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  #16  
Old 12-30-2009, 01:18 PM
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Join Date: May 2002
Location: Blue Point, NY
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Quote:
Originally Posted by mikethezipper View Post
Anyways, now I'm wondering about the flush itself... I have done the citrus flush about FIVE times, and it is till coming out green....
It's going to come out green forever unless you remove the block drain from the right side of the engine.

You run a garden hose to the small hose at the rear of the head and flush the block out though the block drain and lower radiator hose. 10 minutes and you're done.
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  #17  
Old 01-09-2010, 11:27 AM
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Join Date: Jul 2009
Location: Tampa, FL
Posts: 70
Finished

I tried as hard as I could but I couldn't get the block drain plug to budge, so instead I loosened the thermostat and undid the hose that comes out from the back of the engine to the heater core, and flushed it out that way.

I am finally done.


What I have learned:
Changing the thermostat brought my engine temp from an avg of 105 to an avg of 96~ish. Cost me $23.

Flushing the coolant brought my engine temp down by maybe 1 degree, and cost me... ohhh lets see $15 for coolant, $10 for citric acid, $3 degreaser, $45 water pump, $8 in wrenches, and two weeks of my life.



Thank you people on this forum as you all greatly mitigated this experience for me.
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  #18  
Old 01-09-2010, 01:45 PM
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Join Date: Apr 2005
Location: Pac NW
Posts: 690
Bolt re-use.

Unless the bolts that hold the water pump to the housing are totally buggered I re-use them. I do, however, take the time to clean them thoroughly with a wire brush, them lap them in w/a tiny bit of Lubro Moly copper anti-seize. Steel bolts in aluminum holes = bimetallic corrosion, especially with weak coolant.

Taking an extra five min. to clean things up a little will save (you??) an hour next time around. Changing the water pump housing because of frozen/broken bolts is NO picnic.

Putting a drift on the head of the bolts and whacking each a few times with a small hammer before trying to loosen won't hurt anything, either. Same holds true for the bolts on the thermostat housing. At least with those, you can get at the the ends of the bolts with lube. Never understood what people were trying to accomplish by spraying the HEADS of bolts w/penetrating oil??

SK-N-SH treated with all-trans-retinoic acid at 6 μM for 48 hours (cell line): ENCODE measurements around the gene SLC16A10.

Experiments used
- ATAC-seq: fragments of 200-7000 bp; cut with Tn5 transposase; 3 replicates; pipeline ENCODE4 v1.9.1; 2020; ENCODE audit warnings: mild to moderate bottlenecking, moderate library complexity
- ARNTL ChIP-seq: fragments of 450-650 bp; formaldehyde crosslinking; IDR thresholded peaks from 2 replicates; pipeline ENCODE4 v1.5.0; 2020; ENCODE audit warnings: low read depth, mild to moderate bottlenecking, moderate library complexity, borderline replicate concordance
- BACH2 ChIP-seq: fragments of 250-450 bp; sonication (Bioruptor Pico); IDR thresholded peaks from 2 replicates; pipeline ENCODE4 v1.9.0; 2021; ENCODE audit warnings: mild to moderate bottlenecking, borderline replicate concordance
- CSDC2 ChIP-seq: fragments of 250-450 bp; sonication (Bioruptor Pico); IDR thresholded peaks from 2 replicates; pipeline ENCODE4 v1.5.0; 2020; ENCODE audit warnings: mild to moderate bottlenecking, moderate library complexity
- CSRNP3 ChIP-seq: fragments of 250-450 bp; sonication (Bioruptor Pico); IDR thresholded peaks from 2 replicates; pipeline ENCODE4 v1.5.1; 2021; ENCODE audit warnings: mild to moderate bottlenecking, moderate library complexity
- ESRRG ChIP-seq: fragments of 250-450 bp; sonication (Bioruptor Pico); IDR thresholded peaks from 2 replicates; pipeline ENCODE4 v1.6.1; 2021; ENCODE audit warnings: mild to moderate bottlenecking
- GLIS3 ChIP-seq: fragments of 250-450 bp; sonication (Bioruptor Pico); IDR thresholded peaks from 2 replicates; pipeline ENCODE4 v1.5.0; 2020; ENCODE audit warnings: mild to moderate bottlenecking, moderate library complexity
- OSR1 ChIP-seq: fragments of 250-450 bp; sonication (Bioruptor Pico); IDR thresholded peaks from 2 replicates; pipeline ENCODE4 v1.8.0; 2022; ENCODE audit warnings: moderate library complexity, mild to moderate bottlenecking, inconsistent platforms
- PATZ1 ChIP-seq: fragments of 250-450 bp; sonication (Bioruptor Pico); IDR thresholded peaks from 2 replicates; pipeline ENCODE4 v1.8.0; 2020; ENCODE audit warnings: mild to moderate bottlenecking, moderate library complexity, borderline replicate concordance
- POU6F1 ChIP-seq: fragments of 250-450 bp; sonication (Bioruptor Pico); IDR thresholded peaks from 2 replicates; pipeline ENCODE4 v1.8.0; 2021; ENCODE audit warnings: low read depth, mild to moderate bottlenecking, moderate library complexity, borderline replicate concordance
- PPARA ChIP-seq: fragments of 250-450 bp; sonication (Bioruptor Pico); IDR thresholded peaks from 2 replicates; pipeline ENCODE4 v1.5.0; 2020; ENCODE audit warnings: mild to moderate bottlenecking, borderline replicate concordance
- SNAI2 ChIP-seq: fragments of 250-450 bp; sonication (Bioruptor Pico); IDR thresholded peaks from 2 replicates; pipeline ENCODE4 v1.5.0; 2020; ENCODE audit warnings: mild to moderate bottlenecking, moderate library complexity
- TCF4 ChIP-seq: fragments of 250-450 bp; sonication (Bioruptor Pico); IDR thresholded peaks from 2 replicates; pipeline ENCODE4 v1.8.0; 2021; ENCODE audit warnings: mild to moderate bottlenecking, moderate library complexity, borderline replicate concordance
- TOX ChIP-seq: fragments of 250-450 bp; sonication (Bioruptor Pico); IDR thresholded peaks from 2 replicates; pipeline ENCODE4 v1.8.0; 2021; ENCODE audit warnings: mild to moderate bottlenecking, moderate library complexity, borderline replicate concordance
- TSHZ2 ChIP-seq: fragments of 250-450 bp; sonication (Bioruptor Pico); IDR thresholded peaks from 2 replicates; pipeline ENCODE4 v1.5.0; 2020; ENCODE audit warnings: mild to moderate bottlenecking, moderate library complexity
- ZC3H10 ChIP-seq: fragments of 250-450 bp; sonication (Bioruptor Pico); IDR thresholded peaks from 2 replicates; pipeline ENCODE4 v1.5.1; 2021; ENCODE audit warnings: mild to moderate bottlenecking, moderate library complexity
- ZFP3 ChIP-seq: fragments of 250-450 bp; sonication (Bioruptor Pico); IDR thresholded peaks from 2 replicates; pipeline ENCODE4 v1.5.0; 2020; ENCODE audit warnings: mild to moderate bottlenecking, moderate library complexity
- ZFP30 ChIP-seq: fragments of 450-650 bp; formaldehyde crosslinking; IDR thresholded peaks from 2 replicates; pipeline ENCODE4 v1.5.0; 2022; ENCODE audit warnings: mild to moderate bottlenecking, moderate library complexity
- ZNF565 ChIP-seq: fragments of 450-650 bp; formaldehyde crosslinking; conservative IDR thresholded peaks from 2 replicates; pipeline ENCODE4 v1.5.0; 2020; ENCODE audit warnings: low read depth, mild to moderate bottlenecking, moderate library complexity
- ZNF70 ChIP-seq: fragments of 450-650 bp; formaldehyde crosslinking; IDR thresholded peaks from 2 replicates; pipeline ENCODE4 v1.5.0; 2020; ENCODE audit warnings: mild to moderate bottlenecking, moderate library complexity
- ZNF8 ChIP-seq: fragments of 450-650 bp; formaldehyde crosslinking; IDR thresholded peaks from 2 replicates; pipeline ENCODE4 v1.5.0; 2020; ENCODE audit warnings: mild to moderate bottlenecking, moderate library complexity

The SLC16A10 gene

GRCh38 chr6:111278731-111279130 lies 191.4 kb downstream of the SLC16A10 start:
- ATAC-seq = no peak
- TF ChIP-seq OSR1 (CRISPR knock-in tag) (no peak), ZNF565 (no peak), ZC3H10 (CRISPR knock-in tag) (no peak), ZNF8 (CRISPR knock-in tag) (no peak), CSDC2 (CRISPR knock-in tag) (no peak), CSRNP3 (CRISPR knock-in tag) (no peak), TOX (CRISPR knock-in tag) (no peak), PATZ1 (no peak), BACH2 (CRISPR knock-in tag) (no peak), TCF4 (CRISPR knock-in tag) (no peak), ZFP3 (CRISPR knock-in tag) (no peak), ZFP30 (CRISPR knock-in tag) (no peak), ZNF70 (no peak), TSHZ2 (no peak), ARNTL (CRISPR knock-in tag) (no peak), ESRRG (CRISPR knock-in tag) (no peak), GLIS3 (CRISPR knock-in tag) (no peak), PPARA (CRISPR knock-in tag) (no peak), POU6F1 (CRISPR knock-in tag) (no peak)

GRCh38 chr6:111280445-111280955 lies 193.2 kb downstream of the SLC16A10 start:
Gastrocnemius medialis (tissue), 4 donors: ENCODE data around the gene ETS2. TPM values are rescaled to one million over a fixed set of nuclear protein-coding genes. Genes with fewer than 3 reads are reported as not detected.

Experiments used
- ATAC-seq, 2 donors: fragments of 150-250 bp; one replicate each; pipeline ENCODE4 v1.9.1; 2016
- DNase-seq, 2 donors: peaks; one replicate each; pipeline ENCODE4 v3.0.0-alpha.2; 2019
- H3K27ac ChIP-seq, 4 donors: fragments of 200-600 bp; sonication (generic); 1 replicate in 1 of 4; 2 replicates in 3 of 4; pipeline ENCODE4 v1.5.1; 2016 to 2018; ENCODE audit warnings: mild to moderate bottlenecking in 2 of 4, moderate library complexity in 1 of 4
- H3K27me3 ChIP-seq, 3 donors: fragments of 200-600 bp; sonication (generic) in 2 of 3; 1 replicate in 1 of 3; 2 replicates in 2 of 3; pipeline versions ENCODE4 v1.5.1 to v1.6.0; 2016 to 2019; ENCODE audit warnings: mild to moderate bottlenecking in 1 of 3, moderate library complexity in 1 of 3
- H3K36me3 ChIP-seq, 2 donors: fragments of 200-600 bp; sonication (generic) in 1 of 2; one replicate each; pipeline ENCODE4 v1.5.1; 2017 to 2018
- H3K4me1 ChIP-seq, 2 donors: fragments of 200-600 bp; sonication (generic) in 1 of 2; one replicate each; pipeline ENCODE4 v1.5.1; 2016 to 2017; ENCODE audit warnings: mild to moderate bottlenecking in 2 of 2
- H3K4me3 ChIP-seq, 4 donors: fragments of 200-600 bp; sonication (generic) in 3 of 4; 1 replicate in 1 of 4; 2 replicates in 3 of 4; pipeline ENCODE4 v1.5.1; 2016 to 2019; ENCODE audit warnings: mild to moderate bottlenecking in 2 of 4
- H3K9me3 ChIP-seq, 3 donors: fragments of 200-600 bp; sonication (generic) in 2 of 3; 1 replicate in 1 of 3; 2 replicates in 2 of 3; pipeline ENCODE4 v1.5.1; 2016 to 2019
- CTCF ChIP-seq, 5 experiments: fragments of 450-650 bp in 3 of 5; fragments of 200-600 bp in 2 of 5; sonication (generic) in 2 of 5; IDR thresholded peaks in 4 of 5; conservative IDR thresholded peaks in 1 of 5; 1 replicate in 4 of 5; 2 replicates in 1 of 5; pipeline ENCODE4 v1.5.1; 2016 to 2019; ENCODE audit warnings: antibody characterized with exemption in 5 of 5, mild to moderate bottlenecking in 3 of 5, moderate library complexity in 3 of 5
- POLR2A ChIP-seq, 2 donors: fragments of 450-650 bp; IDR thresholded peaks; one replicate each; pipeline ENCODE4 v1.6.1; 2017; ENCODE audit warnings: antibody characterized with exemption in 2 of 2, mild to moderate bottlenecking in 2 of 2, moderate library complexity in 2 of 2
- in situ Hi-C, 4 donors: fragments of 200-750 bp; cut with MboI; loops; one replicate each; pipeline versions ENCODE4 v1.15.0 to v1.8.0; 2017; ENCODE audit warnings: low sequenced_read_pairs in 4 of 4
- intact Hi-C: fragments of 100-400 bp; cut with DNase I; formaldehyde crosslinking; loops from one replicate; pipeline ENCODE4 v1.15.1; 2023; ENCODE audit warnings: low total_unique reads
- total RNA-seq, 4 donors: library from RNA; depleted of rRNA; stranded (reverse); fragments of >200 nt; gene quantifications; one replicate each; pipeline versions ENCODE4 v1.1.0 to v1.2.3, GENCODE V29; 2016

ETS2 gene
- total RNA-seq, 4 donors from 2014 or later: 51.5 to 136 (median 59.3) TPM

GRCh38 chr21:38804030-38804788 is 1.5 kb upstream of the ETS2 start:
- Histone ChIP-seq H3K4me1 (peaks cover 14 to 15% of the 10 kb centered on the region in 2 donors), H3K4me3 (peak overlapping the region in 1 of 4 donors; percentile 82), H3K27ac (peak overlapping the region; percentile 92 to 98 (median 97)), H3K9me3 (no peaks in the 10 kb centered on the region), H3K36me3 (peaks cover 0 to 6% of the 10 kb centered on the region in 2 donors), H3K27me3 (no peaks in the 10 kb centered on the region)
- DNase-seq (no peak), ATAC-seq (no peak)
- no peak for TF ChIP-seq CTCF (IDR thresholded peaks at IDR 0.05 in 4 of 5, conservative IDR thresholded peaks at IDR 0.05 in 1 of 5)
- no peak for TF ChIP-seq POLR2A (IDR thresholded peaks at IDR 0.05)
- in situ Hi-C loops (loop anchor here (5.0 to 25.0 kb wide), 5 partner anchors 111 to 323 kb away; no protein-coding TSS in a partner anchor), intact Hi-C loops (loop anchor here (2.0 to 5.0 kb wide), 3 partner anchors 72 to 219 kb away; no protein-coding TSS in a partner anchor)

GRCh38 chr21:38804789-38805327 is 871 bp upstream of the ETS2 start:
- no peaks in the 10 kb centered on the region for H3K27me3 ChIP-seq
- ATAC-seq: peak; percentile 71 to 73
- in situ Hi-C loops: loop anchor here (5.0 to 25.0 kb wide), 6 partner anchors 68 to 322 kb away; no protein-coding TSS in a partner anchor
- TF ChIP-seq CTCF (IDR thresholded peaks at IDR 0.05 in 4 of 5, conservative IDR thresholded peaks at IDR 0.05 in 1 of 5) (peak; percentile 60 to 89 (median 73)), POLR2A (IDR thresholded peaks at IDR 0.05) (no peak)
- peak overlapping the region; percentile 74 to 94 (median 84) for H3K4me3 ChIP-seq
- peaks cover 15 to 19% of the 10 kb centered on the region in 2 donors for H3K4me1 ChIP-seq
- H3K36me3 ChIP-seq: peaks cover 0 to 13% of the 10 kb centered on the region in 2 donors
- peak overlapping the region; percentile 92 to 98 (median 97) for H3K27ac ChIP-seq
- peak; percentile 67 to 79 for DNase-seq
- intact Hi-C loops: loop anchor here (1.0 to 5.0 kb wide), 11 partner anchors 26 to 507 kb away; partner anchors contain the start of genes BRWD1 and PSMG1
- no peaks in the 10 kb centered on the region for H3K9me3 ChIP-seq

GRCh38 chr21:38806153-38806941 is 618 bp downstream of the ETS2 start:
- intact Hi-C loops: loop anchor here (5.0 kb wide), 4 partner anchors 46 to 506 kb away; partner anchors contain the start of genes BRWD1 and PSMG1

Jay.
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  #19  
Old 01-09-2010, 01:51 PM
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Join Date: Mar 2009
Location: Philadelphia
Posts: 4,600
Bad idea.

Quote:
Originally Posted by babyjames View Post
Unless the bolts that hold the water pump to the housing are totally buggered I re-use them. I do, however, take the time to clean them thoroughly with a wire brush, them lap them in w/a tiny bit of Lubro Moly copper anti-seize. Steel bolts in aluminum holes = bimetallic corrosion, especially with weak coolant.

Taking an extra five min. to clean things up a little will save (you??) an hour next time around. Changing the water pump housing because of frozen/broken bolts is NO picnic.

Putting a drift on the head of the bolts and whacking each a few times with a small hammer before trying to loosen won't hurt anything, either. Same holds true for the bolts on the thermostat housing. At least with those, you can get at the the ends of the bolts with lube. Never understood what people were trying to accomplish by spraying the HEADS of bolts w/penetrating oil??

Jay.
Because of the constant thermal expansion and cooling the bolts go through a lot of abuse and become quite weak. I've broken off 3 in the housing...spend the $2 and get new bolts and save the headache--as you said "Changing the water pump housing because of frozen/broken bolts is NO picnic.".

Spraying the bolts with penetrating oil will loosen them up. The oil works its way behind the heads to where it is seized and loosen up. A couple light taps with a hammer helps work the fluid into where the threads are.
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  #20  
Old 01-09-2010, 02:25 PM
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Rogue T Intolerant!!!
 
Join Date: May 2004
Location: Sunnyvale, Texas (DFW)
Posts: 9,673
Can anybody post a pic of their ground down wrenches for this job. I would love to see the finished product. What are these, 10mm from what I remember?
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